A parent’s job: Keeping kids healthy, happy and safe

January 10, 2013

By Dr. Culhane, Chief Medical Officer of Molina Healthcare

children-holding-safety-word-molina-healthcareToday’s parents hold different philosophies on topics from discipline to education, but all parents can agree that they want to do everything possible to keep their children healthy, happy and safe. Though these are broad goals, there are very specific things that parents can do to attain them and give their kids the best start possible in life.

1. Vaccinate. Though some question the importance of routine childhood vaccinations, a review of medical evidence demonstrates that vaccines are responsible for preventing diseases that traditionally sicken and kill children. The single best way to protect your children from potentially life-threatening disease is to follow the routine vaccination schedule recommended by your health care provider. Most public schools require immunization as a prerequisite to enrollment, so it is important to stay abreast of your state or district’s requirements.

2. Eat meals as a family and play. Estimates indicate that childhood obesity has more than tripled since 1980. Children who are overweight are at risk for cardiovascular disease, diabetes, bone and joint problems, and a wide range of psychological issues. Plan and eat meals together as a family, get children involved in choosing foods and making meals, and educate yourselves about the benefits and downfalls of different foods. Another way to help kids maintain a healthy lifestyle is to get them moving physically – play with them! Limit television and computer time to no more than two hours daily, and get outside with your kids.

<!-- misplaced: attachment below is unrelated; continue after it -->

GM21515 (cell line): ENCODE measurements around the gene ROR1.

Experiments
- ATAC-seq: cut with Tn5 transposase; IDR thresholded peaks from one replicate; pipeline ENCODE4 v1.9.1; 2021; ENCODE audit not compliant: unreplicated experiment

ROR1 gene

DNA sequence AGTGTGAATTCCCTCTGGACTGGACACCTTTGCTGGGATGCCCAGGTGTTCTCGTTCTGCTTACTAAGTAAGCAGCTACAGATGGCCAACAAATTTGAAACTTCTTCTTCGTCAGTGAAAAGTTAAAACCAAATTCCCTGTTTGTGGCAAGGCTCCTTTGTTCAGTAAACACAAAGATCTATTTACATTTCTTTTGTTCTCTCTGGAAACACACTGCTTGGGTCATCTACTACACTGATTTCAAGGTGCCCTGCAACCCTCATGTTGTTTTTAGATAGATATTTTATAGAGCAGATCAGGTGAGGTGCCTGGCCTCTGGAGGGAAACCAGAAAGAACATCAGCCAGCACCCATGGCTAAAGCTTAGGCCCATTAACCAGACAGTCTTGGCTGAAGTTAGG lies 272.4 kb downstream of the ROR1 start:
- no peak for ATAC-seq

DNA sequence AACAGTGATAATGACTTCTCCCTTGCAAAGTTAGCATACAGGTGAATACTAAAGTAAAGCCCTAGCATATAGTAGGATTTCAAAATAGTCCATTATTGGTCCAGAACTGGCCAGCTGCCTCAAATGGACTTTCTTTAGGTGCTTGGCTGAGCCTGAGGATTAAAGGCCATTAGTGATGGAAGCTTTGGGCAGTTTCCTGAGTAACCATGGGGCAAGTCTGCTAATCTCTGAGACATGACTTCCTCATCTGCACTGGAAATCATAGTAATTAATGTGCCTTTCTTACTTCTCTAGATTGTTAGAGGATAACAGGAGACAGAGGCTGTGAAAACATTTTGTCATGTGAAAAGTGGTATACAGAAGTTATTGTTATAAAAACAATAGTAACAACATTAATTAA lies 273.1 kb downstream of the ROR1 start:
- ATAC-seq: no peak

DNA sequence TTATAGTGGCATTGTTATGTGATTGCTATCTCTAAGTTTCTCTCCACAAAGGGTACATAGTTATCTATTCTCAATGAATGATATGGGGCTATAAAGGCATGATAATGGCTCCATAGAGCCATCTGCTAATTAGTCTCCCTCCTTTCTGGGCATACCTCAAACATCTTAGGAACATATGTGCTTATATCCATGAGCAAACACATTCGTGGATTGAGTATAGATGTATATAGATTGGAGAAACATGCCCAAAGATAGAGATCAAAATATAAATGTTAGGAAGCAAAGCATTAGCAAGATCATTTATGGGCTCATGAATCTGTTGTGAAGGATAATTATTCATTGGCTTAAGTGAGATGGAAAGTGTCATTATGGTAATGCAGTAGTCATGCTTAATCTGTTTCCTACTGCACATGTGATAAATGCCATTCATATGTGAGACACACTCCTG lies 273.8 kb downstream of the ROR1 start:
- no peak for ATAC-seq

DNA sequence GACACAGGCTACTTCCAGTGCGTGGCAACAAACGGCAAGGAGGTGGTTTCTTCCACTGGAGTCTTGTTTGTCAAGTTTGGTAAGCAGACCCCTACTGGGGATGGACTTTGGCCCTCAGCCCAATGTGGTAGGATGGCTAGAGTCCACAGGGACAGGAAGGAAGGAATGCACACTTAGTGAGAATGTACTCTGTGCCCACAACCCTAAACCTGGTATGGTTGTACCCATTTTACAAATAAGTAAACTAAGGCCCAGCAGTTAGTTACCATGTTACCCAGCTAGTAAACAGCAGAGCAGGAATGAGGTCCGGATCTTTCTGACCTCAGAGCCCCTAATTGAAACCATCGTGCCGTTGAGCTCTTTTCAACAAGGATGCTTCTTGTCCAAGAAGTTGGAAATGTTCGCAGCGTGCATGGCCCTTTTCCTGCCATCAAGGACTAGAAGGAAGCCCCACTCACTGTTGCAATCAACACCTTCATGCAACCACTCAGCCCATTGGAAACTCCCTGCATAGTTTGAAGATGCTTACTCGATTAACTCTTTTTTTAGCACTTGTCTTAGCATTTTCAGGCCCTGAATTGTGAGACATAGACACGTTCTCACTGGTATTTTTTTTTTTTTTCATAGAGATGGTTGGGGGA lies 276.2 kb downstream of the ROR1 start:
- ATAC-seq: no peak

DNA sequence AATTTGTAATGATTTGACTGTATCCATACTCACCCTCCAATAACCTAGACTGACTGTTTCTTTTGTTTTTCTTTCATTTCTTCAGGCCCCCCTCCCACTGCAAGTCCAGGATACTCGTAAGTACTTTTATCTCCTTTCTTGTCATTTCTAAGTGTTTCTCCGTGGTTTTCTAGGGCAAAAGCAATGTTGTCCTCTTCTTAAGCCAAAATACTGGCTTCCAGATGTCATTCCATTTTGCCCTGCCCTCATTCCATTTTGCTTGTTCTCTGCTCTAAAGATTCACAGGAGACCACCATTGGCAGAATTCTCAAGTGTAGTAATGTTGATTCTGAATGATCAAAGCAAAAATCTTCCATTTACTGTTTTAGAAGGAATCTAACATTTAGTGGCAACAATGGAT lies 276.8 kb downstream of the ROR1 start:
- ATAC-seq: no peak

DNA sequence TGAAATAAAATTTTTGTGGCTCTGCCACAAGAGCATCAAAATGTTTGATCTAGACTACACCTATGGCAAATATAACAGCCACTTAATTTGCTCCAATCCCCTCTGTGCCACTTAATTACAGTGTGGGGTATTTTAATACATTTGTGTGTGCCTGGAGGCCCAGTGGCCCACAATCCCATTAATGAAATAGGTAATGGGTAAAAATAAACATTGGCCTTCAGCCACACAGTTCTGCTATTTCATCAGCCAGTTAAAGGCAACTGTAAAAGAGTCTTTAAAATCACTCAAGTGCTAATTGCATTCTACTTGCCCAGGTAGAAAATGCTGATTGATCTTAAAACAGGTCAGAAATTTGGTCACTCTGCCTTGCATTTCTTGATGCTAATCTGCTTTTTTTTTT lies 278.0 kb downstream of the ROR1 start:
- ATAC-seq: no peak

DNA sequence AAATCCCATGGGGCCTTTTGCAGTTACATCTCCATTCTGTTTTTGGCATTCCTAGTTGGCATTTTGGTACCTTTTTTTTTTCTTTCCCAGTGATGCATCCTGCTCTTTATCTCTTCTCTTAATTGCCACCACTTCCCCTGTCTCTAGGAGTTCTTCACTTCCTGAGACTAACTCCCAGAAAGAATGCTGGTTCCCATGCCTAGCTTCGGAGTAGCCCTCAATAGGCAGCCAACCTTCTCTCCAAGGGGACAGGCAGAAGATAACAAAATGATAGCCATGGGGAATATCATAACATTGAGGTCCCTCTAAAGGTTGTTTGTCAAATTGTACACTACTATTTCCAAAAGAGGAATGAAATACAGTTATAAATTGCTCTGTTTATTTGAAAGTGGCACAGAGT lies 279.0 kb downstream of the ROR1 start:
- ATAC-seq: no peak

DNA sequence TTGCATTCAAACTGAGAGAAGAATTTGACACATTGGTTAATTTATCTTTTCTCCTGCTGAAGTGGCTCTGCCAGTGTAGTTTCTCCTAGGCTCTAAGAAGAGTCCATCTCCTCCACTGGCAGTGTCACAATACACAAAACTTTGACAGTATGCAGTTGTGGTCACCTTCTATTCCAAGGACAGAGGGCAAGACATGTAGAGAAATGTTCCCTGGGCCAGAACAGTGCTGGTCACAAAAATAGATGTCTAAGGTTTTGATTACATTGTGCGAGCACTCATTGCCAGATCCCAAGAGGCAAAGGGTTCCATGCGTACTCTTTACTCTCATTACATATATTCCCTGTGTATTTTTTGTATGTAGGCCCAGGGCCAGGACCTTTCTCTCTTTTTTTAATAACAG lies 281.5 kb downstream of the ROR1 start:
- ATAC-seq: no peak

3. Dental care. Our children’s teeth often take the backseat in their health care. It is important to keep their smiles in mind and begin brushing their gums at 6 months. As they grow out teeth, teach them how to properly brush and start taking them to the dentist at 2 years old.

4. Practice safety. According to the CDC, airway obstruction is the leading cause of death among infants under age one. For kids one to 14, the most common cause of death is drowning, and falls are the leading cause of injury for children in this age group. Almost 45 percent of unintentional injury deaths occur in or around the home. Practice common sense and safety by using car seats and high chairs for babies, and by keeping small objects and cords away from babies and toddlers. With older kids, discuss fire safety, poison, guns and kitchen safety.

Being a parent is a big responsibility, and it isn’t a job to be taken lightly. Molina Healthcare offers a variety of resources for parents to help keep kids fit and safe.

Molina-healthcare-logoCheck out www.Molina-HeartsHealth.com for more information.